In doing so, Baxter argued the Ven–A–Care settlement released not only the pharmacy's claims against it, but also Sun and Hamilton's claims as well. Sun and Hamilton countered they were not parties to the Ven–A–Care action and the United States's consent to the settlement was, as the government put it, “to the dismissal with prejudice only of claims pled in relator Ven–A–Care's complaint against [Baxter].” Statement of the United States Regarding the Consent of the United States to the Dismissal with Prejudice of Claims Pursuant to 31 U.S.C. § 3730(b)(1) in a Related Matter, In re Pharm. Indus. Average Wholesale Price Litig., No. 1:01–cv–12257–PBS (D.Mass. Nov. 14, 2011), ECF No. 7897 (emphasis added). Sun and Hamilton thus argued the Ven–A–Care settlement agreement should not be read to release their claims. The District Court disagreed, however, and granted summary judgment.
But Baxter was still not free and clear. Sun and Hamilton argued in a motion for reconsideration that even if the Ven–A–Care settlement did cover their claims, the agreement could not release those claims until Sun and Hamilton got a hearing on whether “the proposed settlement is fair, adequate, and reasonable under all the circumstances.” 31 U.S.C. § 3730(c)(2)(B). Their argument depended on their characterization of the settlement as an “alternate remedy” the United States had chosen to pursue for Baxter's fraud. See id. § 3730(c)(5).
The District Court agreed with Sun and Hamilton that the settlement was an “alternate remedy” under the Act, but that presented a procedural puzzle about how Sun and Hamilton could get the fairness hearing. After all, the Ven–A–Care suit had already been dismissed, and thus that case was over. The District Court suggested a possible solution might be available through an arguably novel construction of Federal Rule of Civil Procedure 60(b), which allows parties to move to reopen judgments in certain limited circumstances. In response, Sun and Hamilton filed a motion in Ven–A–Care's case against Baxter—to which Sun and Hamilton were not parties—that argued they had a right to a fairness hearing under the False Claims Act that required reopening the Ven–A–Care judgment.
That motion, in turn, led to the first-to-file ruling we now focus on in this appeal. In responding to Sun and Hamilton's Rule 60(b) motion, Baxter for the first time argued that, wholly apart from the settlement agreement with Ven–A–Care, Sun and Hamilton could not proceed with their suit. The reason, Baxter argued, was that Ven–A–Care's qui tam action—which was pending when Sun and Hamilton filed theirs—stated all the essential facts of the fraud alleged by Sun and Hamilton. As a result, Baxter contended, the Ven–A–Care complaint had triggered the False Claims Act's first-to-file bar—and thus, Sun and Hamilton's suit could not go forward.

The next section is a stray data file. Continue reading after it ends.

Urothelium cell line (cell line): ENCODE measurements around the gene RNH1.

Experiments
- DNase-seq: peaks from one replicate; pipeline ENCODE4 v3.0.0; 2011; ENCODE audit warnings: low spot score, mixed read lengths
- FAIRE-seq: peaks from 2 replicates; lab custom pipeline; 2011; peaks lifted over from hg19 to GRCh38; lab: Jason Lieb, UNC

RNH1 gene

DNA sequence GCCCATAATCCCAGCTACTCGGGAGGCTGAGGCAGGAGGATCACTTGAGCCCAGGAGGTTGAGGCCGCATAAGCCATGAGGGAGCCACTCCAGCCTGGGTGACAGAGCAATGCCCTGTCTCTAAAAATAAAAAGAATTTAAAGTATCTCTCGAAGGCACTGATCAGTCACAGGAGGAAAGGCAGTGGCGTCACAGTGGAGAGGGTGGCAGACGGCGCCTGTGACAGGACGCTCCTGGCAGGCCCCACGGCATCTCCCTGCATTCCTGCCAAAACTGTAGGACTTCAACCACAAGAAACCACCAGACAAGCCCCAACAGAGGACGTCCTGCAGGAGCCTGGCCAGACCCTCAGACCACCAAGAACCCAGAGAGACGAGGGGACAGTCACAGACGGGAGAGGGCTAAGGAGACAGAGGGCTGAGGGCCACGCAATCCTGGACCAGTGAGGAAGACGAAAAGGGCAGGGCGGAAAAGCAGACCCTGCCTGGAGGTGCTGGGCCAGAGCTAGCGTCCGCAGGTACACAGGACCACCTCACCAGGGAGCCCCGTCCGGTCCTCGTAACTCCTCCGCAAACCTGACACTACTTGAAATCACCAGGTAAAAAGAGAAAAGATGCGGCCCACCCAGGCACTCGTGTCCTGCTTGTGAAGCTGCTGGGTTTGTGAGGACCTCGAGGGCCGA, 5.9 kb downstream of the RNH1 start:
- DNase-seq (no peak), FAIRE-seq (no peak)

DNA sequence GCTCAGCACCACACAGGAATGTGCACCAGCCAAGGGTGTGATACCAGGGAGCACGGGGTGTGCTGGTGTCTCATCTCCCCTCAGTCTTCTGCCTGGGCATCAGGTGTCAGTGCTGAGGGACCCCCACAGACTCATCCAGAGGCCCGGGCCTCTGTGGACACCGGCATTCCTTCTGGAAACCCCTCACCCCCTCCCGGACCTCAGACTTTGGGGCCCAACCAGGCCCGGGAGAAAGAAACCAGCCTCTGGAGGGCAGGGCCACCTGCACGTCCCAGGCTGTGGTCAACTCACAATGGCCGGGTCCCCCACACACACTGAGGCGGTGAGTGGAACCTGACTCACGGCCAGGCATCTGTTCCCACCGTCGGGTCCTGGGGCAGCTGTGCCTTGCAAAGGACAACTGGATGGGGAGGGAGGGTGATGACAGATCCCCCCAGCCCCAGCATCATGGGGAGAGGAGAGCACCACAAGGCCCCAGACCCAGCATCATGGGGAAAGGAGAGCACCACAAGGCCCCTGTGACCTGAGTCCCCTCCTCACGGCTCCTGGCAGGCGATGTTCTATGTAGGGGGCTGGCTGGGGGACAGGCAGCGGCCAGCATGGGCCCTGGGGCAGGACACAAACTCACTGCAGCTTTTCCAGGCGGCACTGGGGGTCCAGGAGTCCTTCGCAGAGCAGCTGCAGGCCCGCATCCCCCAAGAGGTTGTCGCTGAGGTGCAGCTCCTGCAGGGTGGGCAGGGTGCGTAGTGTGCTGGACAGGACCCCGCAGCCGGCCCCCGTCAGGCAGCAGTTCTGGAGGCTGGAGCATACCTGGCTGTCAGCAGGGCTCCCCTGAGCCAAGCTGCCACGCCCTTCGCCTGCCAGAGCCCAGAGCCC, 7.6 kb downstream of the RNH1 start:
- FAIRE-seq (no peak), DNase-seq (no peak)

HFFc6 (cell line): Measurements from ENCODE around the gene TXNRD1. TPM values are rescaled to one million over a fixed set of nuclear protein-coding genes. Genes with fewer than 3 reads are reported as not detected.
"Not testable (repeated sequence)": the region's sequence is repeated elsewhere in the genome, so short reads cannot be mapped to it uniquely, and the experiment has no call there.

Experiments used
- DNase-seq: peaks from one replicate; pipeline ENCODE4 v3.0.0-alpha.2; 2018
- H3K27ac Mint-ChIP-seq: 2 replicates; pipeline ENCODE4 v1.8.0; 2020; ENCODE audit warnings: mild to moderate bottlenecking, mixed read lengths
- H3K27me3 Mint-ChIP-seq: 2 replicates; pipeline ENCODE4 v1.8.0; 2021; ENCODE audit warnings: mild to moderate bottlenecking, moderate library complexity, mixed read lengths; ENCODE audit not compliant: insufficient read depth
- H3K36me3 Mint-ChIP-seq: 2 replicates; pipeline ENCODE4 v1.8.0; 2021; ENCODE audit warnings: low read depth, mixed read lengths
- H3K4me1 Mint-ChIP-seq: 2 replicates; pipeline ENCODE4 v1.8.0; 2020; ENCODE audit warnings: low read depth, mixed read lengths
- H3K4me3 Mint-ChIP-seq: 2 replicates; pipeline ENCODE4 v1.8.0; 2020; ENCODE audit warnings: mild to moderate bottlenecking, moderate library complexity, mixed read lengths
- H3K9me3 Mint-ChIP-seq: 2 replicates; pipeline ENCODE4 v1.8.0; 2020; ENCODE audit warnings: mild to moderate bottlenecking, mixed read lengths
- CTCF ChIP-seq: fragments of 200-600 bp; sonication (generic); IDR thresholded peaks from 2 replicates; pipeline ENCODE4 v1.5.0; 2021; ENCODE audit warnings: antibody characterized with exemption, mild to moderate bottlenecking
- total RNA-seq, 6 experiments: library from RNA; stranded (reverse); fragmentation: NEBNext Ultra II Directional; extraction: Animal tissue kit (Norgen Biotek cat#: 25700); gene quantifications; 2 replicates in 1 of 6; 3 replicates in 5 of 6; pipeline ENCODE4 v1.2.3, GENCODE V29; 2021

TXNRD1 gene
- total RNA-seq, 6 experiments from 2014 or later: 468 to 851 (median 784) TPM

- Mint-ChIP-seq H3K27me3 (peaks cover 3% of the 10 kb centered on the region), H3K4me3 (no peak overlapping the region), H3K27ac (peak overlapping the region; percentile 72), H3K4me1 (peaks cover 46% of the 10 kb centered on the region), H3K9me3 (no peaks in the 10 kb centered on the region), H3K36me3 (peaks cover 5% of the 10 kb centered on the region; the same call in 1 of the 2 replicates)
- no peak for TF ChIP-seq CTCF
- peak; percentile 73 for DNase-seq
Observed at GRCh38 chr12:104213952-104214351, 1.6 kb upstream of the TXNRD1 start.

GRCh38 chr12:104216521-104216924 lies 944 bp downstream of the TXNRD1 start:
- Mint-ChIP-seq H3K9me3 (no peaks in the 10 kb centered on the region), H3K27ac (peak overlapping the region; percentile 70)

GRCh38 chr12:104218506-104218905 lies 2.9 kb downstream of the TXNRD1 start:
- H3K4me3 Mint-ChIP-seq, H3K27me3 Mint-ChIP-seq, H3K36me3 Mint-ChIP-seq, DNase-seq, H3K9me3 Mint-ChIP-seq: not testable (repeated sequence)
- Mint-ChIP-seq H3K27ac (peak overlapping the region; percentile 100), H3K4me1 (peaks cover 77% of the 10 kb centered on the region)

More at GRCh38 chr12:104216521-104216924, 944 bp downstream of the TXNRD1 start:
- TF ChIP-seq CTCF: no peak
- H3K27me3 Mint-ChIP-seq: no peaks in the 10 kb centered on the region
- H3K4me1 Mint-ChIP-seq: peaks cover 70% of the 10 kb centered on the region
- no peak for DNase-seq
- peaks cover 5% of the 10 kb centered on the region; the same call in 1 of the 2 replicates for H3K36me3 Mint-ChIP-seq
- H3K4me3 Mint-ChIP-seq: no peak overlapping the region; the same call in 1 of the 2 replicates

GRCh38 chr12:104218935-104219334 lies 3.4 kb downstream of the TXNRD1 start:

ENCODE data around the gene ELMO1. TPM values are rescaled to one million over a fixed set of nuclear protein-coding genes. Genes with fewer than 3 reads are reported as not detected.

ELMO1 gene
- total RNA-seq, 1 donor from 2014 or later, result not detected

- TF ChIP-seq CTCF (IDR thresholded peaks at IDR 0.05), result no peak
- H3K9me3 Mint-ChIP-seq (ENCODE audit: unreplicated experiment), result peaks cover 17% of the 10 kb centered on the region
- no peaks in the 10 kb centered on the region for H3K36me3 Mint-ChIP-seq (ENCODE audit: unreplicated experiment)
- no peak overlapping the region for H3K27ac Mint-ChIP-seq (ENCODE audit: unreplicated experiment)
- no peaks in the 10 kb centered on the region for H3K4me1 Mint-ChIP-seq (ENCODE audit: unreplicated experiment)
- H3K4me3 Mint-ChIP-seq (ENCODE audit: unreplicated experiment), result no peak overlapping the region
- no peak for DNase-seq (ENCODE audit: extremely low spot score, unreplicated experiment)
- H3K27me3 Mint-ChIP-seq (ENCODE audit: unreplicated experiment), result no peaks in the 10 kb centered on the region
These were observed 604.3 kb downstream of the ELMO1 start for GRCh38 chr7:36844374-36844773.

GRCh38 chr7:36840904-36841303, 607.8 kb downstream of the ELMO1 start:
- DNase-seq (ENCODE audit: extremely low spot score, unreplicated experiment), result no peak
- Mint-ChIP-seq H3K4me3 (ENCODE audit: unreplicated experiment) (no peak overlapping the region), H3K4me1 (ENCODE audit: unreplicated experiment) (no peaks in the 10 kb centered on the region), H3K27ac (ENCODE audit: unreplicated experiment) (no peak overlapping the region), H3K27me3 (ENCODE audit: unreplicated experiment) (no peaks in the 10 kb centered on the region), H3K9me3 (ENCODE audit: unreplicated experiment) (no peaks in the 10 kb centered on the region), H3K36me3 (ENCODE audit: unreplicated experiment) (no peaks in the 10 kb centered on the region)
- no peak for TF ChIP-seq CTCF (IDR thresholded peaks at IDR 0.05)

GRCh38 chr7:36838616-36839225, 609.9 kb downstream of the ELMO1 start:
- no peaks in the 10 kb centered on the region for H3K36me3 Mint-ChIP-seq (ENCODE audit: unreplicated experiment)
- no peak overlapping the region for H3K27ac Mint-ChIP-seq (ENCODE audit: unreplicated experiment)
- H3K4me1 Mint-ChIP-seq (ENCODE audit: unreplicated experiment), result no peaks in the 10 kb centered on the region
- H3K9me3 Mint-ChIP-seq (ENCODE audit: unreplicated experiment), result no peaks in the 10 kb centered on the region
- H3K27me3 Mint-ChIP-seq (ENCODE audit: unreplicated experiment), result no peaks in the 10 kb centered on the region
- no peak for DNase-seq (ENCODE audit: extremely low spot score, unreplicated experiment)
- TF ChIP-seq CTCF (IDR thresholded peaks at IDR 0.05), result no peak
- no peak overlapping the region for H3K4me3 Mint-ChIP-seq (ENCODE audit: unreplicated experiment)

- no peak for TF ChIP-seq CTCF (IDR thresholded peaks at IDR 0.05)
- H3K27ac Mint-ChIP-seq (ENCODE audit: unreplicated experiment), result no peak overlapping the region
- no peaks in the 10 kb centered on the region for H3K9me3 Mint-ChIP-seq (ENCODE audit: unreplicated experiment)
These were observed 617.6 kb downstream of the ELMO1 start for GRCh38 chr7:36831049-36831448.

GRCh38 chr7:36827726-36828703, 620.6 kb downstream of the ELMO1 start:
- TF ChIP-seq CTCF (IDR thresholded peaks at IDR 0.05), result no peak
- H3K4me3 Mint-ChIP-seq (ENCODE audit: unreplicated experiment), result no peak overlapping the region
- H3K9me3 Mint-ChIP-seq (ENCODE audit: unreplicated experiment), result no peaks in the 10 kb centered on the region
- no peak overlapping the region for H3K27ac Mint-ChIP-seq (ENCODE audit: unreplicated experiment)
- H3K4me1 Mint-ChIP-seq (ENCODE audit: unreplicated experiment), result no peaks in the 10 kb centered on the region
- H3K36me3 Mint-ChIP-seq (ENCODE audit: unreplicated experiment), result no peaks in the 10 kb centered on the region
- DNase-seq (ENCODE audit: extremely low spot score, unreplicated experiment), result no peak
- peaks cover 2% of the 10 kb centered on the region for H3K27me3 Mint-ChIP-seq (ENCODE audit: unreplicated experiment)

The District Court agreed, and denied the Rule 60(b) motion solely for that reason, entering identical orders in both Sun and Hamilton's own lawsuit and the Ven–A–Care case in which they sought to intervene. The Court thus left unaddressed the issues about the statutory right to a fairness hearing Sun and Hamilton might enjoy and its potential bearing on reopening the Ven–A–Care case. The District Court then dismissed Sun and Hamilton's suit.
Sun and Hamilton now appeal that judgment of dismissal. They challenge not only the District Court's first-to-file ruling but also its earlier summary judgment decision finding that Ven–A–Care's settlement with Baxter also released Sun and Hamilton's claims against Baxter. Baxter and Ven–A–Care defend both rulings as appellees.
The “first-to-file” rule is, at least in this Circuit, jurisdictional. United States ex rel. Wilson v. Bristol–Myers Squibb, Inc., 750 F.3d 111, 117 (1st Cir.2014) (“The FCA first-to-file rule is jurisdictional ․”). But cf. United States ex rel. Shea v. Cellco P'ship, 748 F.3d 338, 345–46 (D.C.Cir.2014) (Srinivasan, J., concurring in part and dissenting in part) (noting that D.C. Circuit has not definitively ruled on first-to-file bar's jurisdictional character). If we affirm on that ground, therefore, we would not reach whether Baxter's settlement agreement with Ven–A–Care independently released Sun and Hamilton's claims, as the District Court initially held. Nor would we reach whether the government, by consenting to the Ven–A–Care settlement, secured an “alternate remedy” for Baxter's alleged fraud, such that Sun and Hamilton were entitled to a fairness hearing before that settlement agreement could take effect, as the District Court later determined. Nor, further, would we reach whether Sun and Hamilton, as non-parties, could move to reopen the Ven–A–Care judgment, as the District Court also ruled. And so we skip over these various issues—the District Court acknowledged they presented a “procedural pretzel”—so we may focus on an issue that precedes them all: whether the District Court was right to accept Baxter's first-to-file defense.